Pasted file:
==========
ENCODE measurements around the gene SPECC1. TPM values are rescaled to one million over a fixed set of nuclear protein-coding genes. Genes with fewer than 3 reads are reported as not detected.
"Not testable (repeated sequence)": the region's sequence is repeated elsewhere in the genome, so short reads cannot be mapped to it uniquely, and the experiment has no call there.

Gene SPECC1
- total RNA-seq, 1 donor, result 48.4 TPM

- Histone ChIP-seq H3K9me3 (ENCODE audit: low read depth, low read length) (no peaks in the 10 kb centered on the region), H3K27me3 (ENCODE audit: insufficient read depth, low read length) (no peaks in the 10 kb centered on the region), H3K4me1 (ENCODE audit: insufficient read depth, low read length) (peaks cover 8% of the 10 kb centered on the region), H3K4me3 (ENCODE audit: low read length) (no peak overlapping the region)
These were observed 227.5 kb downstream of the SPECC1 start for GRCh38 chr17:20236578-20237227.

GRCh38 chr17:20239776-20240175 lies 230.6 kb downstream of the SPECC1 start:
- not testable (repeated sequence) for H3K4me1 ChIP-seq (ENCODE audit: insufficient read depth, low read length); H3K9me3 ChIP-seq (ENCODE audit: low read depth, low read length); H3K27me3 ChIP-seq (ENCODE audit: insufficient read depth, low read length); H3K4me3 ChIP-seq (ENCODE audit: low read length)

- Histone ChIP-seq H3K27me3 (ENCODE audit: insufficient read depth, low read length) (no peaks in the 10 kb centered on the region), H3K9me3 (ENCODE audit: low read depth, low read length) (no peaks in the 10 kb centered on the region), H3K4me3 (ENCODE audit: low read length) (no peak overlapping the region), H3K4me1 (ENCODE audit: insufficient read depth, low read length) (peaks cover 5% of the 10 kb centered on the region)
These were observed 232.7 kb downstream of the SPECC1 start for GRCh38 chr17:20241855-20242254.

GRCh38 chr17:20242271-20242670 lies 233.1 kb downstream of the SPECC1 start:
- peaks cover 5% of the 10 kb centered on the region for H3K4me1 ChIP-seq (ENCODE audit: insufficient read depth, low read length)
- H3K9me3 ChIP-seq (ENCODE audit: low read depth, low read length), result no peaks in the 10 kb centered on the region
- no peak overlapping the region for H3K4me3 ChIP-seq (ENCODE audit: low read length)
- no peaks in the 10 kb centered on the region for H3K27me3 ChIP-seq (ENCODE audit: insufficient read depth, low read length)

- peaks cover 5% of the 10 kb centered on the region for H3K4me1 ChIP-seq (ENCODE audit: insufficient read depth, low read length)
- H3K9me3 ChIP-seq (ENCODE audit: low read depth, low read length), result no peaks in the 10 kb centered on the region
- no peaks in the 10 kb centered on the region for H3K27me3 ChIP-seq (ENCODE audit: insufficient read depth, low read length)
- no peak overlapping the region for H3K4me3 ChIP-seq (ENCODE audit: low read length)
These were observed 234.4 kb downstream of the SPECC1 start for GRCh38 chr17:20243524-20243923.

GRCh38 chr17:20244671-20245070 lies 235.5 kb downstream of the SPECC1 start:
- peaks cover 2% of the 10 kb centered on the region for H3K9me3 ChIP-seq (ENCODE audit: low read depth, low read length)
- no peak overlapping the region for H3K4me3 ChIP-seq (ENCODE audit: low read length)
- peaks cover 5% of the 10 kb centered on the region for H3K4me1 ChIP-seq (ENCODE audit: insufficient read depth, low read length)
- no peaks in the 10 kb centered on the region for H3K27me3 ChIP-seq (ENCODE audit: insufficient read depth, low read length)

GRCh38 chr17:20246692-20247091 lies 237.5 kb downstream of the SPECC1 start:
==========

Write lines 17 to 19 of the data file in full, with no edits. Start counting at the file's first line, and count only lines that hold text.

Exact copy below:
- H3K9me3 ChIP-seq (ENCODE audit: low read depth, low read length), result no peaks in the 10 kb centered on the region
- no peaks in the 10 kb centered on the region for H3K27me3 ChIP-seq (ENCODE audit: insufficient read depth, low read length)
- no peak overlapping the region for H3K4me3 ChIP-seq (ENCODE audit: low read length)